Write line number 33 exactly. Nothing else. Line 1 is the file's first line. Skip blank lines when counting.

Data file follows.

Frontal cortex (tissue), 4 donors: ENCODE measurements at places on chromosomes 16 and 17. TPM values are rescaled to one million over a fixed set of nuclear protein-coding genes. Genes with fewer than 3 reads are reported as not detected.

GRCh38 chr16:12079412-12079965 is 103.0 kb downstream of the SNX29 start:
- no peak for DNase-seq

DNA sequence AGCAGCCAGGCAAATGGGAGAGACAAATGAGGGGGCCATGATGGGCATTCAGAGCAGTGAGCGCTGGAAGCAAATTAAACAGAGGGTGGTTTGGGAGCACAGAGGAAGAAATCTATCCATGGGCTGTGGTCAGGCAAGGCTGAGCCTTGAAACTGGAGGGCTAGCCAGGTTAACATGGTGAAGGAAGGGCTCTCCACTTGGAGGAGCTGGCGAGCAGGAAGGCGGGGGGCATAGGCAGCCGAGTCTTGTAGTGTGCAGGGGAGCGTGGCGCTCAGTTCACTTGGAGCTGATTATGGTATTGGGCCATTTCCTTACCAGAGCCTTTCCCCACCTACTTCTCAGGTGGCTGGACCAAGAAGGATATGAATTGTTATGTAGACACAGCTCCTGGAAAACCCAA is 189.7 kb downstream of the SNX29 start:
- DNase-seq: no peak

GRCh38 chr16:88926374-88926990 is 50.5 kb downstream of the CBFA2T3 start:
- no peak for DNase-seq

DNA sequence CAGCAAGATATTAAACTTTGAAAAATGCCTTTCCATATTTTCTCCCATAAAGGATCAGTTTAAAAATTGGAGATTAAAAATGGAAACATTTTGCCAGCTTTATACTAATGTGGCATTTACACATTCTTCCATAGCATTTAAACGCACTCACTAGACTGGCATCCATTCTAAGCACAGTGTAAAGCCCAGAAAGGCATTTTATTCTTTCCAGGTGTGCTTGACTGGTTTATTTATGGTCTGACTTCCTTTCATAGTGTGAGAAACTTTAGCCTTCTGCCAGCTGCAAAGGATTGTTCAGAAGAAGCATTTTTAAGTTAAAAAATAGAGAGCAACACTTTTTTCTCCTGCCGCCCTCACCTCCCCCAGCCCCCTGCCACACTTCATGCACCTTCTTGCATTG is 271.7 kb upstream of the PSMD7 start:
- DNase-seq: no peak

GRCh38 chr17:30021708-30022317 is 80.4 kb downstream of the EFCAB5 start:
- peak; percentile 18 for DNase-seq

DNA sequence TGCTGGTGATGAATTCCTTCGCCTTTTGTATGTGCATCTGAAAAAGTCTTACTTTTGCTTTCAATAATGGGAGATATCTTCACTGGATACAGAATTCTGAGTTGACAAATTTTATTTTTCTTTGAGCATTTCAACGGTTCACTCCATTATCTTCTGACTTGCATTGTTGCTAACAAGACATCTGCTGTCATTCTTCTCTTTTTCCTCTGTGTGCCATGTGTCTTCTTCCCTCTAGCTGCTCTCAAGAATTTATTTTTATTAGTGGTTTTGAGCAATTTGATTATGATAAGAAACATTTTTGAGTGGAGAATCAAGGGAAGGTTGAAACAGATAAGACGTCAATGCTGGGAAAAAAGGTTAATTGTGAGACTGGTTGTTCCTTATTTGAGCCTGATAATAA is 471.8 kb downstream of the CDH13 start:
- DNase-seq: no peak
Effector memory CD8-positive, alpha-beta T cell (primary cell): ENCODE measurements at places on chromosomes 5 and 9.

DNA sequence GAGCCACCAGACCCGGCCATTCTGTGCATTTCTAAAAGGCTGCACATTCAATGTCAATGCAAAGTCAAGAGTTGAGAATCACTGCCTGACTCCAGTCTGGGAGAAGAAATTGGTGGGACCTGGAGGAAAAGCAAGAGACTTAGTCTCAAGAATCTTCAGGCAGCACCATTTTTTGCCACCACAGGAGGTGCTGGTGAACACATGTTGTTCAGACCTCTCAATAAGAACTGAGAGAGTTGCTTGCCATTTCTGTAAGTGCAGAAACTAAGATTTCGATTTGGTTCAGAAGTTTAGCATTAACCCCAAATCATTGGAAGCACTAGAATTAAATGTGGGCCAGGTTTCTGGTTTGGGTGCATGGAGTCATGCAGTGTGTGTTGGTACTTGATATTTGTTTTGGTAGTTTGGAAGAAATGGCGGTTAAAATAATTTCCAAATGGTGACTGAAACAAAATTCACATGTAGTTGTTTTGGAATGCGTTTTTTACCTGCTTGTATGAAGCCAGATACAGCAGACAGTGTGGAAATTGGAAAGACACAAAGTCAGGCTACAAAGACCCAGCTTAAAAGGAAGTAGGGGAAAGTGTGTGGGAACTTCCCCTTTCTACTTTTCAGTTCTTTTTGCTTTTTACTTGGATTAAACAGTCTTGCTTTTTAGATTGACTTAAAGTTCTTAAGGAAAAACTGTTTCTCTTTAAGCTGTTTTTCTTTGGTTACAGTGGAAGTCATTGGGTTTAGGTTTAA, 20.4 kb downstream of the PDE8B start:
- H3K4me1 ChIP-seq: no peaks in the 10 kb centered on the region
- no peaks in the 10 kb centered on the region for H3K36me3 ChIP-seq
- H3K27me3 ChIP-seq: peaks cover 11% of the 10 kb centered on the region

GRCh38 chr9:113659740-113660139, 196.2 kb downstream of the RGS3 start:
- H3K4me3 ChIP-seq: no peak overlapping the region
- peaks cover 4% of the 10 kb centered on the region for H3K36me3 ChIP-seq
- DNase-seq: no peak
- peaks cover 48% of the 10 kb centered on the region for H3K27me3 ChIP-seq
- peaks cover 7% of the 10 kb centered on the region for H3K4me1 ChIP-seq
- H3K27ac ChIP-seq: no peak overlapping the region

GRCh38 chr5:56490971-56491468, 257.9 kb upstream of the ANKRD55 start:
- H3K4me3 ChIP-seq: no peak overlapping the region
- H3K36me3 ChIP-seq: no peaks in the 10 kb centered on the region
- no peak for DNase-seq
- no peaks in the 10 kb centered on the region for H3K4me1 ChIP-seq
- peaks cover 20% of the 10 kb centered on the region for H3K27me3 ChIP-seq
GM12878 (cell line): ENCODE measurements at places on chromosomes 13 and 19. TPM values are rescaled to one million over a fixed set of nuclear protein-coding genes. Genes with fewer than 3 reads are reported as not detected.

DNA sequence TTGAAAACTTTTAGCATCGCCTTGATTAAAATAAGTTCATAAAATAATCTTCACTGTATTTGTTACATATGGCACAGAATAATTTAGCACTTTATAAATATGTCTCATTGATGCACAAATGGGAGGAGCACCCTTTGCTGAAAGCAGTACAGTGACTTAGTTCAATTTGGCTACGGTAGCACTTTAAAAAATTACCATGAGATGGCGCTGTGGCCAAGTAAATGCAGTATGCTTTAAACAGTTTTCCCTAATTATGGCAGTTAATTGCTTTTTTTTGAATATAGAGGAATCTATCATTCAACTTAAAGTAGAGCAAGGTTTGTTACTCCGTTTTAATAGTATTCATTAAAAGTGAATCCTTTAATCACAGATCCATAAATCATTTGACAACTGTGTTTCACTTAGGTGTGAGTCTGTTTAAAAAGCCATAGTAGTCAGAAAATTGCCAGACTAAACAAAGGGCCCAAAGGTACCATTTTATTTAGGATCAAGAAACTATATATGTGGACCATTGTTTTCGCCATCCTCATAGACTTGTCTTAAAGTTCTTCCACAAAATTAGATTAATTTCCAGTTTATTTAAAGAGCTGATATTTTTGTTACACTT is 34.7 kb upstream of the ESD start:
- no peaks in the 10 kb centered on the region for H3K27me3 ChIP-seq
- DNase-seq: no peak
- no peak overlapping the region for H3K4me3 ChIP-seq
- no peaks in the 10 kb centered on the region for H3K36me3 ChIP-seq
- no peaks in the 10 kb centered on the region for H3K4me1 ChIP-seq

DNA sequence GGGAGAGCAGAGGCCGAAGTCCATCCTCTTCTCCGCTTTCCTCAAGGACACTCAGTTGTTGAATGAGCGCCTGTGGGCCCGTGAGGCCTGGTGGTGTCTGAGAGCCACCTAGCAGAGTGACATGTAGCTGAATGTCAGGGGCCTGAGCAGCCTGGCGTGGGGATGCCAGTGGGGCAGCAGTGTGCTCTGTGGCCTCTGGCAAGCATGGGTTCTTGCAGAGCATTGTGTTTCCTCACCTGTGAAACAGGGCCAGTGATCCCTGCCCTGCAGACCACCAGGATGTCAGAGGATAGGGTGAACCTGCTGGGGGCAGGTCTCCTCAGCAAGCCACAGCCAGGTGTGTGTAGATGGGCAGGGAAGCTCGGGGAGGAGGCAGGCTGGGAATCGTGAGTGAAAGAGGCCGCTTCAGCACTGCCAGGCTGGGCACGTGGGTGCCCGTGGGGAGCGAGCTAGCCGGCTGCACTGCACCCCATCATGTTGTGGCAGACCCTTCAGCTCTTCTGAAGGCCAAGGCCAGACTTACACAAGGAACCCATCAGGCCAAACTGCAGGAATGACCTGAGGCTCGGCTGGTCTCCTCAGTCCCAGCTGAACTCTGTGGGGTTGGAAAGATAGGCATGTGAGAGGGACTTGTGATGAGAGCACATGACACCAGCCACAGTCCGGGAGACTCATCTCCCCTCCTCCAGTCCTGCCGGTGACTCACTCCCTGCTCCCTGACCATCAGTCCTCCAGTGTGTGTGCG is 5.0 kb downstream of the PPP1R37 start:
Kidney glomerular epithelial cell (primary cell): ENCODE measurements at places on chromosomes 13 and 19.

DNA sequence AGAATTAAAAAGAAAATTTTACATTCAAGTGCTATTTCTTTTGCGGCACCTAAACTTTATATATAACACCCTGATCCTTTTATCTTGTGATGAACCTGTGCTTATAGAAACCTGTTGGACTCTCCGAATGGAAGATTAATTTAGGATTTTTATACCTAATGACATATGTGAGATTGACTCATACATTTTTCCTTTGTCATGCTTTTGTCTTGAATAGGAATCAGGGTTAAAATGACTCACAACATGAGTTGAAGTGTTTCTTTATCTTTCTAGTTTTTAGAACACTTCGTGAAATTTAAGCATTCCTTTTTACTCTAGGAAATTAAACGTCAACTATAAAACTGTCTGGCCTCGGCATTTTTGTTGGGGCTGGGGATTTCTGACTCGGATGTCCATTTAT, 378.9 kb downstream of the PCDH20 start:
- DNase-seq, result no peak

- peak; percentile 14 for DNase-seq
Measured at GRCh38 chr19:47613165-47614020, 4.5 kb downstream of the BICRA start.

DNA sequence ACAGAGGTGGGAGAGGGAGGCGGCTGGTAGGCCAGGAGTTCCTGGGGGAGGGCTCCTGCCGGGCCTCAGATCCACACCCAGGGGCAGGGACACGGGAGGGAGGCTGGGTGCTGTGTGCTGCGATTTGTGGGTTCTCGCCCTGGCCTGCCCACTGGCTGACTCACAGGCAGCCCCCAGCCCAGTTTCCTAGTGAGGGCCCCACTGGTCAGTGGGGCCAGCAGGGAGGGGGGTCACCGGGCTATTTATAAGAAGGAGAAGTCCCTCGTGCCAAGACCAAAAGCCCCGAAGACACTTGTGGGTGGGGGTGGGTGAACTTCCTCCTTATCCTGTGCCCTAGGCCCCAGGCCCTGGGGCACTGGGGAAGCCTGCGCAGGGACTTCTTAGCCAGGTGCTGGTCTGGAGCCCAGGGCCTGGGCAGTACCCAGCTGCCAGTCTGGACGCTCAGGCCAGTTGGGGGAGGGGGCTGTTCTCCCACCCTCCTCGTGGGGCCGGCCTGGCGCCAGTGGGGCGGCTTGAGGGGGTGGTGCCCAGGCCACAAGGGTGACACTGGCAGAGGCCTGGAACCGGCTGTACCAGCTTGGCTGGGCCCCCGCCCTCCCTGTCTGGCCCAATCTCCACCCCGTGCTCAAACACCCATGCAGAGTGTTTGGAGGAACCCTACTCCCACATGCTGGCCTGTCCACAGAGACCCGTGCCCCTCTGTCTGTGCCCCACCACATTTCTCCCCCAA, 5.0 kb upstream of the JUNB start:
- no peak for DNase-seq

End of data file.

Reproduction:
DNA sequence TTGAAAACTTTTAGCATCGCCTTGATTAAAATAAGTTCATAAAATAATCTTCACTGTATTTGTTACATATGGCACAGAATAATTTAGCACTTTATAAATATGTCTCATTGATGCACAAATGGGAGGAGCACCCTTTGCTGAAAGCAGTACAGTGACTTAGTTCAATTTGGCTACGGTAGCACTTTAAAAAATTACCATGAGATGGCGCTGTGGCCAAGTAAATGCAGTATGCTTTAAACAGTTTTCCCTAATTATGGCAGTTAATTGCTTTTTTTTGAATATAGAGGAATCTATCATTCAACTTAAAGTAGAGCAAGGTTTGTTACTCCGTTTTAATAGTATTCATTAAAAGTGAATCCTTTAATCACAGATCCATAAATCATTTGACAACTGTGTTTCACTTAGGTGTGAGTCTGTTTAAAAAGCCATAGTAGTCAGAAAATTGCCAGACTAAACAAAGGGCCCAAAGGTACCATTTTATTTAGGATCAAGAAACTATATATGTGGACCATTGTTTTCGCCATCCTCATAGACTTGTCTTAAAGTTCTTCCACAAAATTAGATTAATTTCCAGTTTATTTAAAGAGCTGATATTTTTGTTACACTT is 34.7 kb upstream of the ESD start: